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At the western end of the East Baray reservoir, Ta Keo, the imposing state-temple of Jayavarman V, was begun around 975 but never finished; legend has it that construction was abandoned after the temple was struck by lightning, an unlucky omen. Entirely constructed of sandstone, Ta Keo is practically undecorated; some sources say that the particular sandstone used is exceptionally hard and too difficult to carve, although fine carving around the base of the pyramid seems to contradict that. Particularly stark in appearance, it is best visited in the early morning when the light is less harsh.

Almost the whole eastern side of the outer enclosure is taken up with two long halls to the north and south, their windows looking inward. In an innovative departure from earlier convention, a gallery runs the full perimeter of the inner enclosure, though oddly enough it has no entrance and thus seems to have been constructed for appearances only. The gallery’s windows are decorated with balusters, but you’ll only be able to look through those on the interior – those on the outside are blocked by a stone wall behind, though they’re remarkably convincing from a distance.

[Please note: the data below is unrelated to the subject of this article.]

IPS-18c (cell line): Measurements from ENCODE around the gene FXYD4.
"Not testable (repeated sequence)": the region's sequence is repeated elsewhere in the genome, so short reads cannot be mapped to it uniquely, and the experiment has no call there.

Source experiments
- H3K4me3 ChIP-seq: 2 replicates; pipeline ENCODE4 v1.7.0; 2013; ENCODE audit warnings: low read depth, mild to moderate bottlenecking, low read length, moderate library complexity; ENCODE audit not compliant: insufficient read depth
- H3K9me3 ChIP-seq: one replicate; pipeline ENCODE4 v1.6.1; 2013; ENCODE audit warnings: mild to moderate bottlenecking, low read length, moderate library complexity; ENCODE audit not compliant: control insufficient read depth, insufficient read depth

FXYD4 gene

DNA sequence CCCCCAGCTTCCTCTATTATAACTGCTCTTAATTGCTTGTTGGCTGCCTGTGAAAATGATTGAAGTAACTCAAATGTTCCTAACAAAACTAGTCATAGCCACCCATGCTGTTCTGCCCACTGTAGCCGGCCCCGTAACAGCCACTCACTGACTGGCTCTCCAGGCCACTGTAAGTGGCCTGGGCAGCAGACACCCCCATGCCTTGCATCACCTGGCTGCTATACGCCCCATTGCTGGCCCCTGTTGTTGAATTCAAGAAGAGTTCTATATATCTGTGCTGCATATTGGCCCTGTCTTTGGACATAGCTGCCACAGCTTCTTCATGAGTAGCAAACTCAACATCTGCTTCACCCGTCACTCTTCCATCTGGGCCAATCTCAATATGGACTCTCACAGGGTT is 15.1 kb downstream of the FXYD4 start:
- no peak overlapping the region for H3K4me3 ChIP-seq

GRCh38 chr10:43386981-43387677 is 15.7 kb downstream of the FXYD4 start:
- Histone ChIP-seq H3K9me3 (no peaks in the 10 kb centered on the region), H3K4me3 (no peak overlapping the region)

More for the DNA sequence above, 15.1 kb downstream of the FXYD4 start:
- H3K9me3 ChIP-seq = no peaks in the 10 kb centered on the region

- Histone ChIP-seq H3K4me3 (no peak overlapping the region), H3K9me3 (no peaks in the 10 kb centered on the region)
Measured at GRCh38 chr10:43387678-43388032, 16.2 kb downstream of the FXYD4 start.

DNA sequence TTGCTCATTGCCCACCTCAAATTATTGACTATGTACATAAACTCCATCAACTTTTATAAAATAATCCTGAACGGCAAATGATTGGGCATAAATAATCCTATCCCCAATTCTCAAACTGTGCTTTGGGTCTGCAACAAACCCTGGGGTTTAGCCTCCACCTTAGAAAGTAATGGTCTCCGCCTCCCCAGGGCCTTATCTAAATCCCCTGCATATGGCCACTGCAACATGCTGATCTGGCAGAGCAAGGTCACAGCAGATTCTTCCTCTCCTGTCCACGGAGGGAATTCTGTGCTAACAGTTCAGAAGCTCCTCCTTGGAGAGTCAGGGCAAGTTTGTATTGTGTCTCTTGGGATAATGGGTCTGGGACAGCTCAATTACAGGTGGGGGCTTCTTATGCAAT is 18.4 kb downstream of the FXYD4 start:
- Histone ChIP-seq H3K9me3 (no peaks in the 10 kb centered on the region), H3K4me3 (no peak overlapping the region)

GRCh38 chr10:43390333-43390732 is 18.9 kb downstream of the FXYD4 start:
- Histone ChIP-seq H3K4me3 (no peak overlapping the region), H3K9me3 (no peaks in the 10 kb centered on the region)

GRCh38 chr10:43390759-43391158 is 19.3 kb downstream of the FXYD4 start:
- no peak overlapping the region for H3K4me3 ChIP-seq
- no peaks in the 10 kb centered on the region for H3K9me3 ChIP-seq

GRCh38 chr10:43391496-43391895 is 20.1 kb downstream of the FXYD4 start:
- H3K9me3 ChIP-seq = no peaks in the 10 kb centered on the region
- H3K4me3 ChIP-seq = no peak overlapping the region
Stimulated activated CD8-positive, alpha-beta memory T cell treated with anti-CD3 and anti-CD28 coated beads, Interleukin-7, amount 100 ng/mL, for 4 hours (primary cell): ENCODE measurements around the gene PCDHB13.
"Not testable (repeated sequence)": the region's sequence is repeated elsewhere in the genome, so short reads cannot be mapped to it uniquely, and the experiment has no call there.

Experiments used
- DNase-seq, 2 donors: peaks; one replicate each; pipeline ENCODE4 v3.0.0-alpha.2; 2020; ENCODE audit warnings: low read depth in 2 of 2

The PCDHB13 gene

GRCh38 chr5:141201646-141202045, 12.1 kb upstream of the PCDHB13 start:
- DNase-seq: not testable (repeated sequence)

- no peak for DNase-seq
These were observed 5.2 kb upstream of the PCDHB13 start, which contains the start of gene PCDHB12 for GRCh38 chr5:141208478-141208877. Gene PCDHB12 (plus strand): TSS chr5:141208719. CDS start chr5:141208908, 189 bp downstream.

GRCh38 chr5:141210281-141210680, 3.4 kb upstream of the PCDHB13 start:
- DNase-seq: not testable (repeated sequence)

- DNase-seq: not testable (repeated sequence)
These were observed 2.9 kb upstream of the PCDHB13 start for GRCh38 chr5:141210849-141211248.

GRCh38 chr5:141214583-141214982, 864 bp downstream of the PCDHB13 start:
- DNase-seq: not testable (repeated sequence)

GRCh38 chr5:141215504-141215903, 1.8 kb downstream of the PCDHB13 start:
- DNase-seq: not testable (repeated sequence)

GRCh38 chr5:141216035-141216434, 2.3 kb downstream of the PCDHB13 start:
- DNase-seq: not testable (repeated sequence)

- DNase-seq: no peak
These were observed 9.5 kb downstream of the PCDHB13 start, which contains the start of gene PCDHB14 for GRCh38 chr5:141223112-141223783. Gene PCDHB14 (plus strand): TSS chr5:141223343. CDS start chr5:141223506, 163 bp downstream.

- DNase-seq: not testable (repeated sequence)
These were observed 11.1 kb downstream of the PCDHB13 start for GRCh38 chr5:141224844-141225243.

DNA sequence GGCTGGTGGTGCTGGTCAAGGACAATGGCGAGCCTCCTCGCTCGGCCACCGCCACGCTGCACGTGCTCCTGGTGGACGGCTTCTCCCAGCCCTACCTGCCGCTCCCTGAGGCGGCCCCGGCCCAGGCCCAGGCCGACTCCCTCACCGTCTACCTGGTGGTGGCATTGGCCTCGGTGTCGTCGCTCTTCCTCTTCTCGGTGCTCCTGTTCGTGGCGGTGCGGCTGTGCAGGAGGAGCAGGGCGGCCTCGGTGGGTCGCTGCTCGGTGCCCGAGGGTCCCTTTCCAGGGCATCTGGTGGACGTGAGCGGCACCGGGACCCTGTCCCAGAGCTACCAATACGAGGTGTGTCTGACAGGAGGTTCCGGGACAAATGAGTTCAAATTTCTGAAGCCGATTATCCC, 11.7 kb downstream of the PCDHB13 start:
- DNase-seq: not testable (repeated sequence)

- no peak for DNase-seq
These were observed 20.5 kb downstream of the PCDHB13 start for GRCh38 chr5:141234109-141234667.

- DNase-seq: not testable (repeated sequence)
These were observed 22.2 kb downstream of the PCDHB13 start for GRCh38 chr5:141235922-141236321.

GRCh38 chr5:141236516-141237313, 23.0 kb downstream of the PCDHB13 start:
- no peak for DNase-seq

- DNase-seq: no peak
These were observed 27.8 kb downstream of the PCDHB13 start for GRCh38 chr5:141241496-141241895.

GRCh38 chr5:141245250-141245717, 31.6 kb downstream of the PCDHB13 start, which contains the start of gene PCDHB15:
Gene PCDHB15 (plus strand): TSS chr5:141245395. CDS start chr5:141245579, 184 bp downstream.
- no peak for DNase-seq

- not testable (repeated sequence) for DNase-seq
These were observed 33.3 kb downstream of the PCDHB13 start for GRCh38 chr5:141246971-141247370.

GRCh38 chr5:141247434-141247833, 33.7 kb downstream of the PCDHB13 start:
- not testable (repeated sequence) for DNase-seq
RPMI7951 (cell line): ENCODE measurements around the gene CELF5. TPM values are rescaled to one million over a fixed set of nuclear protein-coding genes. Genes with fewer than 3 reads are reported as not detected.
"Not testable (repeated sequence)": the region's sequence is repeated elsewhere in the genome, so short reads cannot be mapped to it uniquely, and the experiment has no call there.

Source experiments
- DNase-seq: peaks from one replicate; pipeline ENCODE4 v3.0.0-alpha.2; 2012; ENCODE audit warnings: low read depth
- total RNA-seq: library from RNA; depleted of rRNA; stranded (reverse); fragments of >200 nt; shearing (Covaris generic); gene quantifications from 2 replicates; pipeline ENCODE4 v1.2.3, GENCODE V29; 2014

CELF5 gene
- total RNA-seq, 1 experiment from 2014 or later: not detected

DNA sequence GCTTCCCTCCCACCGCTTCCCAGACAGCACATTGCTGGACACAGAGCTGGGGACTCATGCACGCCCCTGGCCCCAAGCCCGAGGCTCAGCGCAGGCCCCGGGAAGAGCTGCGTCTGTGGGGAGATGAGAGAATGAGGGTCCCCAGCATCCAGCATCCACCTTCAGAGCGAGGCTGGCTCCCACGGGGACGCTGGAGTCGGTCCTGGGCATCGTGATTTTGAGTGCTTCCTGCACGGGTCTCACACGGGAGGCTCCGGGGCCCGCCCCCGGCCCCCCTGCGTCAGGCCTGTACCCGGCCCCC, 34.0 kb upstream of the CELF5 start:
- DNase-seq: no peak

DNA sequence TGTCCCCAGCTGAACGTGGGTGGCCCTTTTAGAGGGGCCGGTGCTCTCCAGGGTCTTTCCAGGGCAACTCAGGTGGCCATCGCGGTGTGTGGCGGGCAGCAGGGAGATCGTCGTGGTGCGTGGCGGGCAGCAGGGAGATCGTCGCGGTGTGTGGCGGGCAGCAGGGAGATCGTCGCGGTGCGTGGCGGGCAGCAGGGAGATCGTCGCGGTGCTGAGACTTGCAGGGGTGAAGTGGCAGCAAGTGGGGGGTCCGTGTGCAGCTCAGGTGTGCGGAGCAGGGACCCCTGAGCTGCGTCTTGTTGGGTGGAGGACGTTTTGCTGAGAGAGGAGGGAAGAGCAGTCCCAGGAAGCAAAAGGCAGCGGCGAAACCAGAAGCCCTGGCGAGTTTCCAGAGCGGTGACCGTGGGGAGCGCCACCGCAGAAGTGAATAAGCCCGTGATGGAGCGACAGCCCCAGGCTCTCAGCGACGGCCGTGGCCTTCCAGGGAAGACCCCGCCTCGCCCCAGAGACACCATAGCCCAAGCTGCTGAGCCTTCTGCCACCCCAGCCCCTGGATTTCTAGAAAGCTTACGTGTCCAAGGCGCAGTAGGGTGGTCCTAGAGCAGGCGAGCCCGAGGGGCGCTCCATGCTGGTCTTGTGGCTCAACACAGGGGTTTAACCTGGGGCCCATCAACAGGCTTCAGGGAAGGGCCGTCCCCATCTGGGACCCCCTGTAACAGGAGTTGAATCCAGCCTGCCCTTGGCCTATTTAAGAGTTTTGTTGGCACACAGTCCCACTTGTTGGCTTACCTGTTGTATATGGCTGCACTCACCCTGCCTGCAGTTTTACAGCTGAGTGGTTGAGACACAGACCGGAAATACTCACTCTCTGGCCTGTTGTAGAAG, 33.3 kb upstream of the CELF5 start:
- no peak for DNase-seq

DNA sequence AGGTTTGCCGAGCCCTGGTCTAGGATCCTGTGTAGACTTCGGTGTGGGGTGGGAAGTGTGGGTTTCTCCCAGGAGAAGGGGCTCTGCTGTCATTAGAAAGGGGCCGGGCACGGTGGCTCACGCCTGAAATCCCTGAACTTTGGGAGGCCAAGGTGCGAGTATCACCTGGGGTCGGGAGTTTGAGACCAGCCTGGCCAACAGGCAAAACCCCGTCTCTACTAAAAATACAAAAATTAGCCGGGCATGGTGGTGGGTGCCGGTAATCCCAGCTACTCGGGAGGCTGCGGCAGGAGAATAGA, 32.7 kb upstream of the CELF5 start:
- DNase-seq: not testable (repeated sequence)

From here, you can climb one of the steep stairways up the pyramid, over 21m from the ground. The five sanctuary towers are arranged in the usual quincunx pattern and are dedicated to Shiva. To the east, the view from the top is of rice fields and scrub, the East Baray now being dry.

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